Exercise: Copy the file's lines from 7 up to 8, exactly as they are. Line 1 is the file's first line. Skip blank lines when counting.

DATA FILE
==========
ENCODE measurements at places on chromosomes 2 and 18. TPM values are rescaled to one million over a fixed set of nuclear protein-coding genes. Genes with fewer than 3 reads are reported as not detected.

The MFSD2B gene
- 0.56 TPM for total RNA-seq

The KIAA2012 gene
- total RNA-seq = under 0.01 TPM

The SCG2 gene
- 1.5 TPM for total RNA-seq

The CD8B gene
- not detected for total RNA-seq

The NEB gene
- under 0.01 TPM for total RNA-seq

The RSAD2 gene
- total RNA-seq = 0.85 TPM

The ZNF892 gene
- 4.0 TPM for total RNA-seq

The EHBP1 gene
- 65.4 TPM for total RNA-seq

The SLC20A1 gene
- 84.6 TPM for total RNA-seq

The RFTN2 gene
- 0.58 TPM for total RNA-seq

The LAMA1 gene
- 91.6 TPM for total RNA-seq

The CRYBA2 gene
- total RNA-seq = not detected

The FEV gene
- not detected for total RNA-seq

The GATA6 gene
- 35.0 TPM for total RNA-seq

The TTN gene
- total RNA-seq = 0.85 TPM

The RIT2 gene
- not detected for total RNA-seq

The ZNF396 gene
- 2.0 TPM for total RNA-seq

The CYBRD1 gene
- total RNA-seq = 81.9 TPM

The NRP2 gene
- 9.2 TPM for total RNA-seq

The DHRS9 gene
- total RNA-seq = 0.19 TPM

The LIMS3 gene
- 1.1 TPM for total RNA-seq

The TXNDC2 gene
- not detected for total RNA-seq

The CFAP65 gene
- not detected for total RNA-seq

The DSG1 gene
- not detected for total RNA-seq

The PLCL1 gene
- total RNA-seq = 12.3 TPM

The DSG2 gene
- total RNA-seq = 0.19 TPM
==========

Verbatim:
- 1.5 TPM for total RNA-seq

The CD8B gene